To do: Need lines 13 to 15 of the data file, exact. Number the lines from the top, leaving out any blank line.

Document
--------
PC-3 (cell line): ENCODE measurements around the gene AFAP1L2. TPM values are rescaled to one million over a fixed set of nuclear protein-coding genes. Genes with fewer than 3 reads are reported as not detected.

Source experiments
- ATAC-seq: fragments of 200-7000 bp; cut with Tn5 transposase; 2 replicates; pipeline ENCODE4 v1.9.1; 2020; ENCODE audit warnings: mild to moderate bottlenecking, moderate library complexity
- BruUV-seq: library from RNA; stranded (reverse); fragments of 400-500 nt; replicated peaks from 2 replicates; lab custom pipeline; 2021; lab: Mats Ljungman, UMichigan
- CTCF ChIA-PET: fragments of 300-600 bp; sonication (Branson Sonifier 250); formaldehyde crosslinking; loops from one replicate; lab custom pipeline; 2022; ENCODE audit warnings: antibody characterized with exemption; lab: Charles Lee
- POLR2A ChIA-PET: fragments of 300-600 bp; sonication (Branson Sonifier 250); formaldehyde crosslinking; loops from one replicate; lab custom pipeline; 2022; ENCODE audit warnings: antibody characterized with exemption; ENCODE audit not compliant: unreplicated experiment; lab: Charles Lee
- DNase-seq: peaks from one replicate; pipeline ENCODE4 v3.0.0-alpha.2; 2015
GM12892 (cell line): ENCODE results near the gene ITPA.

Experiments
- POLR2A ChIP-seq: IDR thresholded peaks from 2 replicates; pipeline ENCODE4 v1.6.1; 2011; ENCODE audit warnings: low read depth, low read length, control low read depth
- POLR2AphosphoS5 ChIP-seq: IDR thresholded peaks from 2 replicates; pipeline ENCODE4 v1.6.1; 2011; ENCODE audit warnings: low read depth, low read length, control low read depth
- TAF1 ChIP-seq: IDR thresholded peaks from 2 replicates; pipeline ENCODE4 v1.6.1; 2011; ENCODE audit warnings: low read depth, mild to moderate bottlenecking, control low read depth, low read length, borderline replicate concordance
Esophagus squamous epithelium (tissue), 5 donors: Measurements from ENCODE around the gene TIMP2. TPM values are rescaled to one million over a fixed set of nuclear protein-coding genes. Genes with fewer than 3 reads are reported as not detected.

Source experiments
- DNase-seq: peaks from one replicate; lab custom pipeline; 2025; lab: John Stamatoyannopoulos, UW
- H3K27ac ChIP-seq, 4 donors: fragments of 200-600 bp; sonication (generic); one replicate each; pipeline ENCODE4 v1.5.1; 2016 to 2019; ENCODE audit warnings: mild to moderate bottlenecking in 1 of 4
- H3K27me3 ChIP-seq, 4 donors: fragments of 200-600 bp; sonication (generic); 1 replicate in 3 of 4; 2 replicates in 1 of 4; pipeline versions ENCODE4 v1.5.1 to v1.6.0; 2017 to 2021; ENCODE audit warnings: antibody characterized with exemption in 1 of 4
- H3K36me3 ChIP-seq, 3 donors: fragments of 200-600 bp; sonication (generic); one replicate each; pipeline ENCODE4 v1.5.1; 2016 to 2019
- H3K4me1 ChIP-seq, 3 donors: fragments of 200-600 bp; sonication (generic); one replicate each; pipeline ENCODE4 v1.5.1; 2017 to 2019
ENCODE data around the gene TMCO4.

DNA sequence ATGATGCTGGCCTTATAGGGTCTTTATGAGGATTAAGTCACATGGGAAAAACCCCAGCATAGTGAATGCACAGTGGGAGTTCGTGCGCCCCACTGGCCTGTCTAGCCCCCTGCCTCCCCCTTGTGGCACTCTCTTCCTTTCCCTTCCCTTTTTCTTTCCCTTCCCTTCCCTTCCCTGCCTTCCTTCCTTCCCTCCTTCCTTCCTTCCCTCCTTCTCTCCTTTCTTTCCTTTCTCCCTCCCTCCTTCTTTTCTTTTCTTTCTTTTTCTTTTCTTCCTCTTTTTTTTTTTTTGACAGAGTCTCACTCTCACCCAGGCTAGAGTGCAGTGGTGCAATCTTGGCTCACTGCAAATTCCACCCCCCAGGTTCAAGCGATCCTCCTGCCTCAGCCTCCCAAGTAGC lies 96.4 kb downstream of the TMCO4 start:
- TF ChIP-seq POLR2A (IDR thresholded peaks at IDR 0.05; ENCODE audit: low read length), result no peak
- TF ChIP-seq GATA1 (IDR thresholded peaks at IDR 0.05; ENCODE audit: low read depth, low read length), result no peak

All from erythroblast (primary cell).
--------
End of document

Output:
Esophagus squamous epithelium (tissue), 5 donors: Measurements from ENCODE around the gene TIMP2. TPM values are rescaled to one million over a fixed set of nuclear protein-coding genes. Genes with fewer than 3 reads are reported as not detected.

Source experiments
- DNase-seq: peaks from one replicate; lab custom pipeline; 2025; lab: John Stamatoyannopoulos, UW